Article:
Growth in the UK will “shift down a gear” over the next few years as Brexit talks unfold and consumer spending slows, the CBI says.
Slightly upgrading a previous forecast, the business lobby group said it expected growth of 1.6% for 2017 and 1.4% in 2018.
However, this equates to average quarterly growth of 0.3% – half the rate seen in 2013 to 2016.
The CBI described the outlook as “steady but subdued”.
It said UK exports were likely to increase over the next few years due to the weak pound, which has fallen by around 15% against the dollar since the UK referendum over EU membership.
However, the CBI, which represents the interests of businesses in the UK, said rising inflation and low wage growth would hit domestic demand.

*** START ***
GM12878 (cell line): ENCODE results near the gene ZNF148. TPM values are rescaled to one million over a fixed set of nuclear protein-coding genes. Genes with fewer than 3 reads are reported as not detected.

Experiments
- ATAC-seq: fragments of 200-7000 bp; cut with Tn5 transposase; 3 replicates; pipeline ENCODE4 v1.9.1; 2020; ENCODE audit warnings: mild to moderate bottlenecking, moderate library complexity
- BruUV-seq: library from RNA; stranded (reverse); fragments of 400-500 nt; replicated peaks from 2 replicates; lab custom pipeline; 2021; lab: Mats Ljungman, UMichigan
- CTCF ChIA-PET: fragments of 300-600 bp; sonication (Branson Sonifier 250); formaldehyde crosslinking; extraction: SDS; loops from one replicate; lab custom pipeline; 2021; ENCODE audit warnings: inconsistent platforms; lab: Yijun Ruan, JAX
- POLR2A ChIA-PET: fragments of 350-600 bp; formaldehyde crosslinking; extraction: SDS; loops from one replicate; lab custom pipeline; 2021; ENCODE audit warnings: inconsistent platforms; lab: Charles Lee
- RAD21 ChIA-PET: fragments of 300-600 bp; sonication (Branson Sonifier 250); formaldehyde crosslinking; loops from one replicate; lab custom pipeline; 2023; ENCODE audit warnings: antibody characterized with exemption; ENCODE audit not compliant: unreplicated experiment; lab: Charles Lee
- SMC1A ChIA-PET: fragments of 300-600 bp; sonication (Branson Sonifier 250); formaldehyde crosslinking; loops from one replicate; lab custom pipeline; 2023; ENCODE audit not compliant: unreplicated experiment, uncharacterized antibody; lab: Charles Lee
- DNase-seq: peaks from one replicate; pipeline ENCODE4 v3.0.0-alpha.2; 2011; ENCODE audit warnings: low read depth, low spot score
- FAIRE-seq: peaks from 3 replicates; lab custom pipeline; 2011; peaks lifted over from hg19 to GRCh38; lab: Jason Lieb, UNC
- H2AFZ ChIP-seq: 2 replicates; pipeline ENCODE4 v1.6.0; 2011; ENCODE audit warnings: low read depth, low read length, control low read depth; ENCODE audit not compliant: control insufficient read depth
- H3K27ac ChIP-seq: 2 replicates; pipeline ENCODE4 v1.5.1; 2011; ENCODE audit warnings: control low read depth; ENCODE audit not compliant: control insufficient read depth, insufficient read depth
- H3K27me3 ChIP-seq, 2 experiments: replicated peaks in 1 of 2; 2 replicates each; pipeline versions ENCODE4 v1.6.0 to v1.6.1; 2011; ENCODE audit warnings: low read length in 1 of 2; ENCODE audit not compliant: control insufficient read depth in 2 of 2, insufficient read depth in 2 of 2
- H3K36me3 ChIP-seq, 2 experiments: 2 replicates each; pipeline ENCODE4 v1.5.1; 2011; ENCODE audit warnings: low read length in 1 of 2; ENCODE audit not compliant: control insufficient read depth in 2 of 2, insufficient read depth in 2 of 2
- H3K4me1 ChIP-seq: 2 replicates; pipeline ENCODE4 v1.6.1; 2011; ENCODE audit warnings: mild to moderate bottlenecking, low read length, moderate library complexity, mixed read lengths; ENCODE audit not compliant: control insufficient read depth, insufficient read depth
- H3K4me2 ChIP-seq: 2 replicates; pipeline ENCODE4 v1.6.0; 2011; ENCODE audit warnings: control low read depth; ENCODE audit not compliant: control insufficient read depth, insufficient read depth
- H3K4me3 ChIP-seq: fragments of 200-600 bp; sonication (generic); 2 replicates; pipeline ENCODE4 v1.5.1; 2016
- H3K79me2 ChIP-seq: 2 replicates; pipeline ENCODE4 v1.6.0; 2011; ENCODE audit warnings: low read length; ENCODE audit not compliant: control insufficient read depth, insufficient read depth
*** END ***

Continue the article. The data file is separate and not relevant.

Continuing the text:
“People are already starting to feel the pinch,” said Carolyn Fairbairn, the CBI’s director-general. “Tighter purse strings mean slower household spending growth.”
She said that after a “frantic period” in Westminster, the government needed to demonstrate that Britain was still a “great place to do business”.
She also called on negotiators on both sides to remain “cool, calm and collected” as they forged a deal over Brexit.
“The less likely a Brexit deal starts to look, the harder it will be for firms to recruit and retain talent as well as push the button on big investment decisions. We must get Brexit right.”
In May, the Bank of England governor Mark Carney also warned of a consumer spending squeeze this year as inflation rises and real wages fall.
The bank trimmed its economic growth forecasts for 2017 from 2% to 1.9%, and raised its forecast for inflation from 2.4% to 2.8%.